Imladris is a Sindarin term which means "deep valley of the cleft": from imlad ("glen, deep valley") and rist ("cleft") or riss ("ravine"). Its Westron term Rivendell comes from the English riven ("to tear apart or split") and dell ("valley").
Behind the Scenes Edit
The valley of Imladris (within which the town of Rivendell is situated) was based upon the landscape of Lauterbrunnen, Switzerland. Tolkien was said to have journeyed to this region; his original painting of Rivendell is significantly similar to the Lauterbrunnen itself.
Portrayal in adaptationsEdit
The Hobbit film trilogyEdit
In The Hobbit: An Unexpected Journey, Thorin and Company are shown to reach Rivendell by means of of a hidden path after being attacked by Azog's warg-riders, though Thorin is opposed to traveling there due to his long-standing grudge against elves. During the company's stay, Elrond reveals the Moon Runes to Thorin and Balin, and Gandalf later attends a meeting of the White Council, attempting to warm them of the Necromancer's growing power.
In the extended edition of the film, the sequence in Rivendell is significantly expanded, possibly to reflect the book's description of the company staying there for fourteen days leading up to mid-summer's eve. The first scene unique to the extended edition shows Lindir expressing his concern over the dwarves' insatiable appetite to Elrond, until they discover the same dwarves bathing in a special fountain.
The second scene is Bilbo looking around Rivendell and discovering Narsil, and then meeting Elrond. In their conversation the Hobbit amuses the Elf lord with a witty riddle as an answer to his questions. Elrond then tells him that if he ever would like to return to Rivendell after his mission he would be welcome to stay. Other extended scenes include the Dwarves messing about at dinner and Bofur singing a song, and also Elrond and Gandalf discussing important matters under the watch of Thorin and Bilbo.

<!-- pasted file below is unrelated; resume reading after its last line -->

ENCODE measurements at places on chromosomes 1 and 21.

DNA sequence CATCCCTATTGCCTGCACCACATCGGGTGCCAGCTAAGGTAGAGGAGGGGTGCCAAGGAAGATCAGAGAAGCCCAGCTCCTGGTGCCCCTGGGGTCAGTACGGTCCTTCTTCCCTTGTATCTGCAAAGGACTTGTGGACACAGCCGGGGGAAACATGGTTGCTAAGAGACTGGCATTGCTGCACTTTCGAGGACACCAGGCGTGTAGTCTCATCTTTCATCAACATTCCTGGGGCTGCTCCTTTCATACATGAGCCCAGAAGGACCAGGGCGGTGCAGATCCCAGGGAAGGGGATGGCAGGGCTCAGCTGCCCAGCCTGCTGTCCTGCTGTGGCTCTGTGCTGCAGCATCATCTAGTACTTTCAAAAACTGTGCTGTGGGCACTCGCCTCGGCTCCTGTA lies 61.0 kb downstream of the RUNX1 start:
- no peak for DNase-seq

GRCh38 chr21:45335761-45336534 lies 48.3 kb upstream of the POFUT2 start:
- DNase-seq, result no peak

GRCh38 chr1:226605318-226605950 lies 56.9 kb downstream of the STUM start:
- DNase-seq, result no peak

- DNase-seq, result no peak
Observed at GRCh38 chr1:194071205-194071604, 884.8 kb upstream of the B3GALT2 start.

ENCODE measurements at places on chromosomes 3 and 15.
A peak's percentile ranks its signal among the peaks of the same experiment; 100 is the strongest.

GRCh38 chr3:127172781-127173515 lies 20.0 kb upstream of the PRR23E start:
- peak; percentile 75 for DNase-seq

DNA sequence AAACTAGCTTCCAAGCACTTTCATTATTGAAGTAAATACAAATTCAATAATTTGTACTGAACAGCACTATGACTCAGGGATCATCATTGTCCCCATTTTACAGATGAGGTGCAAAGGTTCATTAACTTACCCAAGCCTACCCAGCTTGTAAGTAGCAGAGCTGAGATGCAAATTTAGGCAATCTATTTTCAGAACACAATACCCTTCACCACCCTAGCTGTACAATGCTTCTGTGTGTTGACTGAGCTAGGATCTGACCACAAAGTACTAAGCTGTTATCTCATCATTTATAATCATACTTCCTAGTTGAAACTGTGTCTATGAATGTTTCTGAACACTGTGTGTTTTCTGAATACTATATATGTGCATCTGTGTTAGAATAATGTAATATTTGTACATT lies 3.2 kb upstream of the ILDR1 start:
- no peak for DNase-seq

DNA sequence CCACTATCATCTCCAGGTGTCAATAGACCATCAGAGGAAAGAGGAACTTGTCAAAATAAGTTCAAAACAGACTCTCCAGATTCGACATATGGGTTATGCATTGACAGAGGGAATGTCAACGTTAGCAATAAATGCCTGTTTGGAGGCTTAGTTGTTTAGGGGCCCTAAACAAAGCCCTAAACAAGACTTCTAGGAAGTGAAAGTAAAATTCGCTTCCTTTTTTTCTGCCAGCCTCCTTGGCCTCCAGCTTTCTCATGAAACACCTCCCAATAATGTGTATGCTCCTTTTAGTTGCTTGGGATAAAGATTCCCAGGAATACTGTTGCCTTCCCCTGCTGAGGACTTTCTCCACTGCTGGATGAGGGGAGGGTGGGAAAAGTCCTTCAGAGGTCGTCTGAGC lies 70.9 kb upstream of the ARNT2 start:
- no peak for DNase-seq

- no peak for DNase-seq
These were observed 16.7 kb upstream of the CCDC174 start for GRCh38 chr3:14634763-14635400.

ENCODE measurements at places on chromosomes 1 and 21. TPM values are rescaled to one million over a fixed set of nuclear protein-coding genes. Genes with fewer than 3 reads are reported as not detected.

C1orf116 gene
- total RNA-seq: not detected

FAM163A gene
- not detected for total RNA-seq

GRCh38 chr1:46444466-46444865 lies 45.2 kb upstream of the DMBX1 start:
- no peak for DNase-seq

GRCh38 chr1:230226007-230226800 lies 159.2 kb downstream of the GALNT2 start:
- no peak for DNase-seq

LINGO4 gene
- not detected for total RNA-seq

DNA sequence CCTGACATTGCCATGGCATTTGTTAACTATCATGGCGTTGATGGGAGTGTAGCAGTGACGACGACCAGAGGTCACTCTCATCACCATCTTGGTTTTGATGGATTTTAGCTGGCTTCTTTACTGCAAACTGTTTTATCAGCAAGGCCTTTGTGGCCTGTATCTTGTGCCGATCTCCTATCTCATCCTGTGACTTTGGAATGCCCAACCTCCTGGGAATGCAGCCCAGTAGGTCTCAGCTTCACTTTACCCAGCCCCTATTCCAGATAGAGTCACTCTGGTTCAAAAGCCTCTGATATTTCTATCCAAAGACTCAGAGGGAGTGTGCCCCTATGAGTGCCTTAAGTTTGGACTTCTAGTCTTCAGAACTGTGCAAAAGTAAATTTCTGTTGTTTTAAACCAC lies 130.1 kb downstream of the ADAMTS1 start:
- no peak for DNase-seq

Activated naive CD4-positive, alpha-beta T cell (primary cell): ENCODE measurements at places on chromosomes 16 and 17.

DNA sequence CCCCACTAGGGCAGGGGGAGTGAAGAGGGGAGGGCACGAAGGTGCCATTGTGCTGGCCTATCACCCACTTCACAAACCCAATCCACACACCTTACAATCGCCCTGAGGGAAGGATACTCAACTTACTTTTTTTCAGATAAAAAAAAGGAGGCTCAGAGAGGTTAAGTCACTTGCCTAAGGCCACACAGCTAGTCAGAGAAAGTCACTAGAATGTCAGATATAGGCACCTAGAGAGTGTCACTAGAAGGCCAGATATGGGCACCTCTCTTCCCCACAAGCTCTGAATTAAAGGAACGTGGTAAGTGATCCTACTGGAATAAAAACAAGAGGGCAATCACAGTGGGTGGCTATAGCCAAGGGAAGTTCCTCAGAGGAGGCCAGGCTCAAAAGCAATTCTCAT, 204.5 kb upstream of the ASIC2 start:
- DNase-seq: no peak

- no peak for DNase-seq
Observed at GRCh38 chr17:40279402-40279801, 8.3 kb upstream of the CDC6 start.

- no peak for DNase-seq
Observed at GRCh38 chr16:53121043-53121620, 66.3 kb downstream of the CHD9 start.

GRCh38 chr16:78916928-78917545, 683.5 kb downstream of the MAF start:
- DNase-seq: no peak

The Lord of the Rings film trilogy Edit
Rivendell appears in all three films of The Lord of the Rings trilogy as the house of Lord Elrond and home of Arwen. Little is changed from the books' description, though Arwen's conflict between leaving Middle-earth and staying with Aragorn is significantly expanded on. The Fellowship is later shown to have reunited there to recuperate following the defeat of Sauron.
Translations around the WorldEdit
|Foreign Language||Translated name|
|Chinese (Hong Kong)||瑞文戴爾|
|French||Fondcombe / Combe Fendue / Fendeval|
|Greek (Hellenic)||Σχιστό λαγκάδι|
|Italian||Gran Burrone / Forraspaccata|
|Norwegian||Elverhøy (Werenskiold tr.)|
Kløvendal (Bugge Høverstad tr.)
|Spanish (Spain and Latin America)||Rivendel|
- ↑ 1.0 1.1 The Lord of the Rings, Appendix B: The Tale of Years (Chronology of the Westlands), "The Second Age"
- ↑ The Hobbit, Chapter III: "A Short Rest"
- ↑ The Hobbit, Chapter XIX: "The Last Stage"
- ↑ The Lord of the Rings, The Fellowship of the Ring, Book Two, Chapter I: "Many Meetings"
- ↑ The Lord of the Rings, The Fellowship of the Ring, Book Two, Chapter II: "The Council of Elrond"
- ↑ The Lord of the Rings, Prologue, "Note on the Shire Records"
- ↑ Parma Eldalamberon, Words, Phrases and Passages in Various Tongues in The Lord of the Rings by J.R.R. Tolkien